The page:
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On the origins and nature of communication and the concept of language David Crystal, Linguistics (1985) Halliday, M.A.K. (1985), Spoken and Written Language. Victoria: Deakin University. Halliday, M.A.K. (1975), Explorations in the Functions of Language. London: Edward Arnold Rivers, W. 1981. Teaching Foreign-Language Skills. Chicago: The University of Chicago Press. On communication process and language teaching Howatt, A.P.R.. 1984. A History of English Language Teaching. Oxfrod: Oxford University Press. Larsen-Freeman, D. And M Long. 1991. An Introduction to Second Language Acquisition .H. Research. London: Longman. Widdowson, H.G. 1978. Teaching Language as Communication. Oxford: Oxford University Press. A theory of communicative competence and communicative approaches to language teaching Canale, M., and M. Swain, 1980. Theoretical bases of communicative approaches to second language teaching and testing. Applied Linguistics 1 (1). Canale, M. 1983. From Communicative Competence to Communicative Language Pedagogy, in J. Richards and R. Schmidt (eds.). Language and Communication. London, Longman. Ellis, R. 1985. Understanding Second Language Acquisition . Oxford University Press Hymes, D. 1972. On communicative competence. In J. B. Pride and J. Holmes (eds.), Sociolinguistics, pp. 269-93. Harmondsworth: Penguin. Richards, J., & Rodgers, T. (2001). Approaches and methods in language Teaching (2nd ed.). Cambridge: Cambridge University Press. Introductions to cultural approaches and the influence of sociolinguistic on language Canale, M., and M. Swain, 1980. Theoretical bases of communicative approaches to second language teaching and testing. Applied Linguistics 1 (1). Hymes, D. 1974. Foundations in Sociolinguistics: An Ethnographic Approach. Philadelphia: University of Pennsylvania Press. On a development of communicative competence models Canale, M., and M. Swain, 1980. Theoretical bases of communicative approaches to second language teaching and testing. Applied Linguistics 1 (1). Celce-Murcia, M., and L. McIntosh, eds. 1979. Teaching English as a Second or Foreign Language. Rowley, Mass.: Newbury House. Chomsky, N. 1965. Aspects of the Theory of Syntax. Cambridge, Mass.: MIT Press. Halliday et al. 1972: Halliday, M.A.K., Angus McIntosh; Peter Strevens, Linguistik, Phonetik und Sprachunterricht (ubersetzt von Hans Dietmar Steffens), Heidelberg: Quelle & Meyer, 1972. Halliday, M.A.K. 1985. An Introduction to Functional Grammar. London: Edward Arnold.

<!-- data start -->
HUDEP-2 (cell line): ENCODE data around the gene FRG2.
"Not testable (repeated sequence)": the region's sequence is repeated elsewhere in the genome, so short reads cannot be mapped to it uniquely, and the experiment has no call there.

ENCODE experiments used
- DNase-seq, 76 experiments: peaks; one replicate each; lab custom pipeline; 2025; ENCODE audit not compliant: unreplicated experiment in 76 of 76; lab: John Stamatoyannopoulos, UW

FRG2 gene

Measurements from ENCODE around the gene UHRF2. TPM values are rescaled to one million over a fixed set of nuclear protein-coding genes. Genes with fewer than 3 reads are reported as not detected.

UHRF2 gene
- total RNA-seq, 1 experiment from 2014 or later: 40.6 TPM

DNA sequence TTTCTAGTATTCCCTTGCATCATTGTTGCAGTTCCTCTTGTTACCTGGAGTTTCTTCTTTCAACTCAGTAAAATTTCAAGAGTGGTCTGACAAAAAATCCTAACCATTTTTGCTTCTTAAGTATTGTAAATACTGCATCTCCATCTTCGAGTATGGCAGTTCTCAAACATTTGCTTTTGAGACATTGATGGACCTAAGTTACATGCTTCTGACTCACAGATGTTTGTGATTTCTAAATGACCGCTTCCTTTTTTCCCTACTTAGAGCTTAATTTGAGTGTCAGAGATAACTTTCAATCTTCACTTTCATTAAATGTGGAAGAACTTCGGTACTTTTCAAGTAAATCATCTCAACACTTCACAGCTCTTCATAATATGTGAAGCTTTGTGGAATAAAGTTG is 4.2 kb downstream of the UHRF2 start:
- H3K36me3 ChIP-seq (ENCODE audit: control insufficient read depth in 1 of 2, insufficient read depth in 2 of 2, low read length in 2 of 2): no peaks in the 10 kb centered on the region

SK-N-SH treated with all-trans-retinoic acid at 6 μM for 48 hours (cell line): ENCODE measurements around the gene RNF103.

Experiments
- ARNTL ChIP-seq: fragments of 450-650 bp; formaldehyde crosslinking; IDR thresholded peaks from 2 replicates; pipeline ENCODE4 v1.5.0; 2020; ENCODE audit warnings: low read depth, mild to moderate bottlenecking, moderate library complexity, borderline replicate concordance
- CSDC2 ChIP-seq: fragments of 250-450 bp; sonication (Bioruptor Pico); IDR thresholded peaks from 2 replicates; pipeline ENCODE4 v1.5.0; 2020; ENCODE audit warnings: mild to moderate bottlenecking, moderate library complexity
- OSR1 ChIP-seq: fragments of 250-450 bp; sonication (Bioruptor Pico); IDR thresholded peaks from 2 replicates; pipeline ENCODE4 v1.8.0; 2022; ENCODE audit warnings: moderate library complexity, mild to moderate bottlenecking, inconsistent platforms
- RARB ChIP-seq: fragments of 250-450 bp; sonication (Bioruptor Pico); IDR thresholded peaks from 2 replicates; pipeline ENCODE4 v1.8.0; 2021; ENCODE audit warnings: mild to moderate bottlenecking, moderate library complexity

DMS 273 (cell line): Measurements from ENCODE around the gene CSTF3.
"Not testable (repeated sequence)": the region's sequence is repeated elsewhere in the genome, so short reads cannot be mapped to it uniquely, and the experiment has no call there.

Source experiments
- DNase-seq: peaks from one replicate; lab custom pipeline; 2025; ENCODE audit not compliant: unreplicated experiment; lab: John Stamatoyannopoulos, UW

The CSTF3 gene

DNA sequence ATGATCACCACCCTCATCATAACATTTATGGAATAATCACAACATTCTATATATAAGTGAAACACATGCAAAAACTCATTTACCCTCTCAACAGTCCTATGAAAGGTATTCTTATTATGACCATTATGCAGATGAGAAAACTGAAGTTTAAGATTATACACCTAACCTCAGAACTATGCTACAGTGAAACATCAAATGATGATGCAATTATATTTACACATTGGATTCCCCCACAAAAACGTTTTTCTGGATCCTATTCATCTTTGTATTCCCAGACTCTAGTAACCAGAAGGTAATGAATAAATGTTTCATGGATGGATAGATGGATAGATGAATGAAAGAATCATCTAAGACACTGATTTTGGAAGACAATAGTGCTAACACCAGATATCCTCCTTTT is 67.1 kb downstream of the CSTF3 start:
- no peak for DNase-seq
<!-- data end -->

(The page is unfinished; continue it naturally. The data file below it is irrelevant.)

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Hymes, D. 1972. On communicative competence. In J. B. Pride and J. Holmes (eds.), Sociolinguistics, pp. 269-93. Harmondsworth: Penguin. Munby, J. 1978. Communicative Syllabus Design: A Sociolinguistic Model for Defining the Content of Purpose-Specific Language Programmes. Cambridge, U.K.: Cambridge University Press. Savignon, S. 1983. Communicative Competence: Theory and Classroom Practice. Reading, Mass.: Addison-Wesley. Multimedia use in a classroom setting Cummings, L. et al. (1993). HyperNexus: Journal of Hypermedia and Multimedia Studies. Krashen, S., and T. Terrell. 1983. The Natural Approach: Language Acquisition in the Classroom (1983). Oxford: Pergamon. Warschauer, M. (1996).Computer Learning Networks and Student Empowerment. System, 24 , 1 p.1-14. Wyatt, D. (1984). Computer assisted teaching. Foreign Language Annals, 17 (4), 393-407. For applications of a communicative competence theory to both classroom and natural settings Revistas de laAsociación Española de Lingüística Aplicada (AESLA): De la Cruz, Isabel; Santamaría, Carmen; Tejedor, Cristina y Valero, Carmen. 2 001. La Lingüística Aplicada a finales del Siglo XX. Ensayos y propuestas. Universidad de Alcalá. Celaya, Mª Luz; Fernández-Villanueva, Marta; Naves, Teresa; Strunk, Oliver y Tragant, Elsa. 2001. Trabajos en Lingüística Aplicada . Universidad de Barcelona. Moreno, Ana I. & Colwell, Vera. 2001. Perspectivas Recientes sobre el Discurso. Universidad de León. Revista de CERCLE, Centro Europeo de Recursos Culturales Lingüísticos y Educativos. Web pages: http://www.britishcouncil.org/education/teachers/txeurope.htm